Patreon is a crowdfunding company that makes it possible for people to accept ongoing monthly donations, often in exchange for rewards. Many artists and and other creators (Patreon's preferred catchall term) use it to give their fans an easy way to support them. It's increasingly popular for content producers and consumers who prefer life outside the ad-supported world: Monthly active users number one million for patrons and 50,000 creators.

On Wednesday the four-year-old startup announced two significant expansions of its product, adding a Snapchat-like app called Lens and a "PRM," which stands for patron relationship manager and functions like a traditional CRM. Patreon is also partnering with Crowdcast to provide an easy livestreaming integration, and adding support for automated early-access posts on its platform. Lastly, Patreon is refreshing its visual brand, hoping to cultivate a more professional vibe.

Although Lens is the flashier announcement, the PRM is arguably more important. It marks Patreon's evolution from modular payments tool to true business infrastructure. Patreon doesn't just want to be a convenient way to process payments for gated content; it wants to act as a comprehensive way to run a membership business. "Other businesses have these standard tools and ways of visualizing the health and understanding their business that creators just don't have," according to CEO Jack Conte.

Beefing up its communication and publishing capacities with Lens, livestreaming, and early-access posts will also help Patreon serve as the "operating system" for the next generation of internet-native media companies. Those media companies will be centered around individuals, influencers of all stripes who have the kind of relationships with their audiences strong enough to monetize directly instead of relying on advertising.

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The PRM is reminiscent of a simplified version of Salesforce or a similar CRM. It allows creators to take notes on conversations with different supporters, view their pledge history and lifetime pledge amounts, and segment patrons based on various attributes. "It's this huge sortable, filterable, searchable database with all your patron information in it," Conte explained. This offering is head-and-shoulders above the relationship management and analytics capabilities that previously existed within Patreon.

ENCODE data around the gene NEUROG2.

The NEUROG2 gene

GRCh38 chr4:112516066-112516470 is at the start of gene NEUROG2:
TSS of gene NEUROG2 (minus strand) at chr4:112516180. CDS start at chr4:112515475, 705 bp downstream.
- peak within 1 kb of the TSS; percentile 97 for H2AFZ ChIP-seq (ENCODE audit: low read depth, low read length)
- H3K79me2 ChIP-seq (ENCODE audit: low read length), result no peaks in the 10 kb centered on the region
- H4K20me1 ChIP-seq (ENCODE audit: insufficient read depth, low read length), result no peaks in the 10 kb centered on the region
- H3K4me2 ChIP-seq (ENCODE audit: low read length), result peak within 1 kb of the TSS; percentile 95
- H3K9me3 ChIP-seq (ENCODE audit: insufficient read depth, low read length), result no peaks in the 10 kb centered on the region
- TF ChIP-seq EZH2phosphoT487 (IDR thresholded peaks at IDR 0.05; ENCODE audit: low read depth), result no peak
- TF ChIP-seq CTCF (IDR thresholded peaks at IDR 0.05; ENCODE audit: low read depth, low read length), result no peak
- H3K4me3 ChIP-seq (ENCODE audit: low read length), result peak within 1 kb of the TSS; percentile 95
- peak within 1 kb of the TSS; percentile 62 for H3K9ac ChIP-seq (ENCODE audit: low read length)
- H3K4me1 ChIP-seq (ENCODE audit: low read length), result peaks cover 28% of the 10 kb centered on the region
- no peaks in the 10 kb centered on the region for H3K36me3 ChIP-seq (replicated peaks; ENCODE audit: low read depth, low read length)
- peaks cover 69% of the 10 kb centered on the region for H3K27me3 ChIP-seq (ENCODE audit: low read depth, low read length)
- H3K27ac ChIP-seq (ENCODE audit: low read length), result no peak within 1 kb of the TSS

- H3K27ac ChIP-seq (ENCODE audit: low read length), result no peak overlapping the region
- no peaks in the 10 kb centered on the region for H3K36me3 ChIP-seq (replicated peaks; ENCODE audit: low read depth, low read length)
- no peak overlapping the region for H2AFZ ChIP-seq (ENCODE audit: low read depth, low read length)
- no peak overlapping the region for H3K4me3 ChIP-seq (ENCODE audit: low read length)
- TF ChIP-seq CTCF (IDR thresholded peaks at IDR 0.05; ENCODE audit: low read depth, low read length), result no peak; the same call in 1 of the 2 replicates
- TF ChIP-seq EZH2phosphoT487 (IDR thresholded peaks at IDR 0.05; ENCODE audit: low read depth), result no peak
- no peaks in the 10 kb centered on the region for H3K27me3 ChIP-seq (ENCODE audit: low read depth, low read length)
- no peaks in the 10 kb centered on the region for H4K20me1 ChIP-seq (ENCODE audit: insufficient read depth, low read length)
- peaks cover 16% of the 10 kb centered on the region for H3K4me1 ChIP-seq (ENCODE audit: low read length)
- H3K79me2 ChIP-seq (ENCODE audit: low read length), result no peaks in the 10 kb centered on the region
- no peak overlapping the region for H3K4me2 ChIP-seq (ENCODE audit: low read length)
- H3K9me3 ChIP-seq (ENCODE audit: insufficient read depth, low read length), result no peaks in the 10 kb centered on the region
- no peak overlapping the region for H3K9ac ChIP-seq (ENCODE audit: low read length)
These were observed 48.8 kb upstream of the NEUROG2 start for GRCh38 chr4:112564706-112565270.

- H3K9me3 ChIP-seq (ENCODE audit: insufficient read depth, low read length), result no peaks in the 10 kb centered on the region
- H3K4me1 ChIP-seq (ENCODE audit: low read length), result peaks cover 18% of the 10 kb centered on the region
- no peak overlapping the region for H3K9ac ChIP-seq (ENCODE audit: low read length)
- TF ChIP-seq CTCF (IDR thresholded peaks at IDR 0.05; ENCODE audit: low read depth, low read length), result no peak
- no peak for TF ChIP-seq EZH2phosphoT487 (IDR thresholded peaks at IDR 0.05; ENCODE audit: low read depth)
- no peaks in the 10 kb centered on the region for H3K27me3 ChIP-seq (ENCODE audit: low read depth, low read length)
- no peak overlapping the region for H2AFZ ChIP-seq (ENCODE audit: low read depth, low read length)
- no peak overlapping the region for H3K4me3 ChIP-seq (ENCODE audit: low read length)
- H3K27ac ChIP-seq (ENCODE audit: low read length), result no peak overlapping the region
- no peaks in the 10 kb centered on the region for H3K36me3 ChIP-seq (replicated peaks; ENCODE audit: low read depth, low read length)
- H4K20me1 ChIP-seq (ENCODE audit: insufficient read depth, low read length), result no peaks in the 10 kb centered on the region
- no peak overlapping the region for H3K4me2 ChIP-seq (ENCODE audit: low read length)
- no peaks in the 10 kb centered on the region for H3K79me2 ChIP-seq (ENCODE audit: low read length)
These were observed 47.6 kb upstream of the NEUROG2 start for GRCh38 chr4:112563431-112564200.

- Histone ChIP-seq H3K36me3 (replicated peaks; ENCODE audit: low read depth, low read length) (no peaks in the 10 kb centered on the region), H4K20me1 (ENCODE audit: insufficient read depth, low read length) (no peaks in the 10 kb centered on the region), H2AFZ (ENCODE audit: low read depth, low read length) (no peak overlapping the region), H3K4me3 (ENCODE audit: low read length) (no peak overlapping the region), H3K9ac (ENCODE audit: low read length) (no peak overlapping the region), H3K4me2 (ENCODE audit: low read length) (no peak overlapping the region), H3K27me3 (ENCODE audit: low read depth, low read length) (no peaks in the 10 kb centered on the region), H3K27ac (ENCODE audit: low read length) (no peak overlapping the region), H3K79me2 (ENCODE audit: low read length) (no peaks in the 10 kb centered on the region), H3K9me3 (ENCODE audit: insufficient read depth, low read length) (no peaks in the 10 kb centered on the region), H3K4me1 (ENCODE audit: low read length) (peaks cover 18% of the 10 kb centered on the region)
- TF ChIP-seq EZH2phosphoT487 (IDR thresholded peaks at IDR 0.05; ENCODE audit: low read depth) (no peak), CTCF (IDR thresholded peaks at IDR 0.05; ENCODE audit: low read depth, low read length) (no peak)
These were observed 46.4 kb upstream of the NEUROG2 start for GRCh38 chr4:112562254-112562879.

Lens is a bit like a dual clone of Snapchat and Instagram Stories, drawing aesthetic and functional cues from both. Its purpose is the same, although it's geared toward giving Patreon users another venue for interactions between creators and their audiences, rather than friends and family or random celebrities. Conte said that Lens and Patreon's main mobile app will eventually be merged together.

The idea is that if you financially support a certain artist, you might be interested in seeing snippets of their day, snapshots of works in progress, and other ephemeral content, some of it exclusive. Creators will be able to choose whether their posts are gated or public, and users will be able to follow creators without pledging to them. Creators will be able to see how many patrons have viewed a given post, and how much of their monthly revenue comes from that group.

The livestreaming integration with Crowdcast is a less momentous change to Patreon's product offerings, but CEO Jack Conte told Inc. that it signals the company's strategic direction. "They're using our API to allow patrons to log in with Patreon, into Crowdcast, and then creators can do patron-only livestreams -- not on Patreon, but on another platform," he said. "Which is sort of a hint at things to come with the future of Patreon and how we plan to reward patrons off of the Patreon platform itself."

Patreon already boasts a Discord integration that allows creators to easily launch patron-only chatroom communities. Massive platforms like YouTube and Twitch could conceivably integrate Patreon as well.

The startup is growing quickly. The number of monthly active patrons has doubled since May 2016, and the company says that it expects to pay $150 million to creators in 2017. However, that ballparks its own annual revenue at close to $8 million (since Patreon takes a 5 percent cut of pledges), if not less, given that the company has estimated that credit card processing fees account for 2 percent of the amount deducted from pledges.